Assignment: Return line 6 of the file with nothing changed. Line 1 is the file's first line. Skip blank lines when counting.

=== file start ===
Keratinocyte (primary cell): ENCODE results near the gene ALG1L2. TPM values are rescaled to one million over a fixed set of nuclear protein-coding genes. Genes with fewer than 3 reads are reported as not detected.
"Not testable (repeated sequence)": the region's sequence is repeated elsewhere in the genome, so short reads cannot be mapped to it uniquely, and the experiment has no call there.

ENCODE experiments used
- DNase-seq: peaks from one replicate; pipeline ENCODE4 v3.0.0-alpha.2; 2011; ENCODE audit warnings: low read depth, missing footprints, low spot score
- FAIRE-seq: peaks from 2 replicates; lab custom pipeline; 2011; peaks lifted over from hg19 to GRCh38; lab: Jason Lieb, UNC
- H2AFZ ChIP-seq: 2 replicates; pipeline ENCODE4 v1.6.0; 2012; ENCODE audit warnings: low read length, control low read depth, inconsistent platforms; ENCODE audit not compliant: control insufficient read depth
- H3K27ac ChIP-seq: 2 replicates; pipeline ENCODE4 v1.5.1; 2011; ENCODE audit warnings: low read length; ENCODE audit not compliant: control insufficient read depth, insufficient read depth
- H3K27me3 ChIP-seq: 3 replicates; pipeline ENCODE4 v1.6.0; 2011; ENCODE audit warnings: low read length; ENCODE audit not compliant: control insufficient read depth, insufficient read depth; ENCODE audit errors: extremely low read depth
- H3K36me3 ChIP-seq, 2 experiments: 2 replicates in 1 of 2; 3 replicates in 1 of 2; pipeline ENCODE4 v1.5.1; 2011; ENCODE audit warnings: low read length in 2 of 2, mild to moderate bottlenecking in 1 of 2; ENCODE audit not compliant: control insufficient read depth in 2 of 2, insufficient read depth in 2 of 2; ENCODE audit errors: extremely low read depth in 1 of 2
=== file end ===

- H2AFZ ChIP-seq: 2 replicates; pipeline ENCODE4 v1.6.0; 2012; ENCODE audit warnings: low read length, control low read depth, inconsistent platforms; ENCODE audit not compliant: control insufficient read depth